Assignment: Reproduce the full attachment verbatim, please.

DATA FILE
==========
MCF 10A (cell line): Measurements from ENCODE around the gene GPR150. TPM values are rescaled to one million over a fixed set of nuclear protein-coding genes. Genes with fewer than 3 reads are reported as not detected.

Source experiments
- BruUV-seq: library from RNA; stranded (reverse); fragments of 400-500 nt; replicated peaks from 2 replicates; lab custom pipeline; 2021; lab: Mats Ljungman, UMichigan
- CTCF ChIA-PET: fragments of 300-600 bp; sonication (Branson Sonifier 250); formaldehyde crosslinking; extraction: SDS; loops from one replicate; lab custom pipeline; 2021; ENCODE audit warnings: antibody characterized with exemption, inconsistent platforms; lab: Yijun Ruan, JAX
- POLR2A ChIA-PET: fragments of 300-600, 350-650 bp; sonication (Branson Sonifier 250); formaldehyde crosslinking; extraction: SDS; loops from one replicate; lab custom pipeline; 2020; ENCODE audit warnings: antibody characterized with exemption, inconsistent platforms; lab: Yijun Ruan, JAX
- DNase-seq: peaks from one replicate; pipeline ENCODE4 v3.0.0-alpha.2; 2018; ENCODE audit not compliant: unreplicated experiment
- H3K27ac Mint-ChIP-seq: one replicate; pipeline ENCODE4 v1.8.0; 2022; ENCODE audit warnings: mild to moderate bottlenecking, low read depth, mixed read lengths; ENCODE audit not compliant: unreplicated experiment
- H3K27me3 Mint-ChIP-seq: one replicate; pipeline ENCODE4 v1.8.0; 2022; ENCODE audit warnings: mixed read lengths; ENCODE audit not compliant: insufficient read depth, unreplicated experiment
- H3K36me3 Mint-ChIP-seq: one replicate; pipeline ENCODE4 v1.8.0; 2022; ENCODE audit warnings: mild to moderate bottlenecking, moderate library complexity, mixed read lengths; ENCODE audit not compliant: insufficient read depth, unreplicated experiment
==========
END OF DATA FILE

MCF 10A (cell line): Measurements from ENCODE around the gene GPR150. TPM values are rescaled to one million over a fixed set of nuclear protein-coding genes. Genes with fewer than 3 reads are reported as not detected.

Source experiments
- BruUV-seq: library from RNA; stranded (reverse); fragments of 400-500 nt; replicated peaks from 2 replicates; lab custom pipeline; 2021; lab: Mats Ljungman, UMichigan
- CTCF ChIA-PET: fragments of 300-600 bp; sonication (Branson Sonifier 250); formaldehyde crosslinking; extraction: SDS; loops from one replicate; lab custom pipeline; 2021; ENCODE audit warnings: antibody characterized with exemption, inconsistent platforms; lab: Yijun Ruan, JAX
- POLR2A ChIA-PET: fragments of 300-600, 350-650 bp; sonication (Branson Sonifier 250); formaldehyde crosslinking; extraction: SDS; loops from one replicate; lab custom pipeline; 2020; ENCODE audit warnings: antibody characterized with exemption, inconsistent platforms; lab: Yijun Ruan, JAX
- DNase-seq: peaks from one replicate; pipeline ENCODE4 v3.0.0-alpha.2; 2018; ENCODE audit not compliant: unreplicated experiment
- H3K27ac Mint-ChIP-seq: one replicate; pipeline ENCODE4 v1.8.0; 2022; ENCODE audit warnings: mild to moderate bottlenecking, low read depth, mixed read lengths; ENCODE audit not compliant: unreplicated experiment
- H3K27me3 Mint-ChIP-seq: one replicate; pipeline ENCODE4 v1.8.0; 2022; ENCODE audit warnings: mixed read lengths; ENCODE audit not compliant: insufficient read depth, unreplicated experiment
- H3K36me3 Mint-ChIP-seq: one replicate; pipeline ENCODE4 v1.8.0; 2022; ENCODE audit warnings: mild to moderate bottlenecking, moderate library complexity, mixed read lengths; ENCODE audit not compliant: insufficient read depth, unreplicated experiment